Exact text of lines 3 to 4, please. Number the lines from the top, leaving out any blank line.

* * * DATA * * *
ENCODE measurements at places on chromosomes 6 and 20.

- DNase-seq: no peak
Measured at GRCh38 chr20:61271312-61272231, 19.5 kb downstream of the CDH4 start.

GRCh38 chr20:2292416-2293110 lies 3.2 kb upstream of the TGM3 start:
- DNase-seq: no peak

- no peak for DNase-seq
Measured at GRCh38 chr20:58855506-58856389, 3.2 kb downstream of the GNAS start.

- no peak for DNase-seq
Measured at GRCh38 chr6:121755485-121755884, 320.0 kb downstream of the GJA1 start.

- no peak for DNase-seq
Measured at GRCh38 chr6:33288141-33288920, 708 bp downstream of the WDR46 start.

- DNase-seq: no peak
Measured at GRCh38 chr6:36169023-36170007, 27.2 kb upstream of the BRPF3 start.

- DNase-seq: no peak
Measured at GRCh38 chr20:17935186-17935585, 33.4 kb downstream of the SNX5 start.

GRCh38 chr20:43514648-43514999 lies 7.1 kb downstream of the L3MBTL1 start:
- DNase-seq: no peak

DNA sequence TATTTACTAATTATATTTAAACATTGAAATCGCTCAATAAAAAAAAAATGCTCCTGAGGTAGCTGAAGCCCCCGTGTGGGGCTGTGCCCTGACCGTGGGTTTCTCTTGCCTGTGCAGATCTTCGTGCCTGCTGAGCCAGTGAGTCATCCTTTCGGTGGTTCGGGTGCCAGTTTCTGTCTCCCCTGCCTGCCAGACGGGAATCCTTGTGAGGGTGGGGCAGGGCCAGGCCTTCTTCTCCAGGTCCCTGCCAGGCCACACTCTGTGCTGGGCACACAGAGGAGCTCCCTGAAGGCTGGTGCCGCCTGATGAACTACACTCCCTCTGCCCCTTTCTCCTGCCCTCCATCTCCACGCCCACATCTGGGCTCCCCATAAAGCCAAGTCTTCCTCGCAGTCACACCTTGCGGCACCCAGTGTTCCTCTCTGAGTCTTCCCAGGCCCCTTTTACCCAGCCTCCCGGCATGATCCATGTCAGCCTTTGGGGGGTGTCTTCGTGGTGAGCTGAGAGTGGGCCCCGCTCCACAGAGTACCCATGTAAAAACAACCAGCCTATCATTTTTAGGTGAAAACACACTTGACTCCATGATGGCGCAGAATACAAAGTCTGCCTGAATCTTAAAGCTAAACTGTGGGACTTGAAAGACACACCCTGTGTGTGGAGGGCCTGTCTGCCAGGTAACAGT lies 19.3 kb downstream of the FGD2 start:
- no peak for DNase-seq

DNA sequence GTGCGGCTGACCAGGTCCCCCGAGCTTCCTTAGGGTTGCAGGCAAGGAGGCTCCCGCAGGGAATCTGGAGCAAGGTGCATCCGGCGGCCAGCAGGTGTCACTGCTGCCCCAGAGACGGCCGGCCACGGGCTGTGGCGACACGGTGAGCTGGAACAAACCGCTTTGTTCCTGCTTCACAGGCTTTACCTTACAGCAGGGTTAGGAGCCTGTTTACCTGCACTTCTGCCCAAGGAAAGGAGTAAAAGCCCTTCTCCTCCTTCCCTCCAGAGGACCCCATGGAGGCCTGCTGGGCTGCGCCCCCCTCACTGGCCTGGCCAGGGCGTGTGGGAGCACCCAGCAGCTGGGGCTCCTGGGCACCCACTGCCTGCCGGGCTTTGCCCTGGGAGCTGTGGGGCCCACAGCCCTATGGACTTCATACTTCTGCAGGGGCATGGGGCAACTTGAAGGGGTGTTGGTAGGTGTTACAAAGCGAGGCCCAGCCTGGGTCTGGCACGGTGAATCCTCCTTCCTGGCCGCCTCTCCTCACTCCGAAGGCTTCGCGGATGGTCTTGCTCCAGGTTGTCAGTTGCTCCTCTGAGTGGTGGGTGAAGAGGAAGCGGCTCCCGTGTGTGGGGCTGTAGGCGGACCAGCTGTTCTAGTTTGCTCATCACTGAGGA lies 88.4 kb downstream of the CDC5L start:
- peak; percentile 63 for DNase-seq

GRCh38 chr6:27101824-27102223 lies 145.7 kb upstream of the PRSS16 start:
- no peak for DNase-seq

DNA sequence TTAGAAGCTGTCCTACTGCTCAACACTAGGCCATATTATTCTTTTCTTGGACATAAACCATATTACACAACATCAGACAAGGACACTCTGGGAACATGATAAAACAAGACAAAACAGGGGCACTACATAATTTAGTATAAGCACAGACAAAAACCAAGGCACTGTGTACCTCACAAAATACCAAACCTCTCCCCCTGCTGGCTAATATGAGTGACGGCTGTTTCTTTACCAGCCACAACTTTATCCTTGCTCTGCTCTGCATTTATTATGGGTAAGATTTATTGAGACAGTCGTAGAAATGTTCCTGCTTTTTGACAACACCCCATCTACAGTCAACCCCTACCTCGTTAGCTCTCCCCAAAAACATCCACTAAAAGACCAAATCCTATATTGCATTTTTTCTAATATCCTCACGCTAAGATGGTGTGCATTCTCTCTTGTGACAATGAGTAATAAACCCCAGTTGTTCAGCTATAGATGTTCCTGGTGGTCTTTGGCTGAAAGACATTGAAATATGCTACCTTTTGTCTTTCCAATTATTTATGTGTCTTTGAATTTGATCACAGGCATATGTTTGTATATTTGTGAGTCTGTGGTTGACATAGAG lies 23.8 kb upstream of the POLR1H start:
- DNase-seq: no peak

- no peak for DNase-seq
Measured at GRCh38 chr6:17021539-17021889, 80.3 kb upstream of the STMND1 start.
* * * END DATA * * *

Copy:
Measured at GRCh38 chr20:61271312-61272231, 19.5 kb downstream of the CDH4 start.

GRCh38 chr20:2292416-2293110 lies 3.2 kb upstream of the TGM3 start: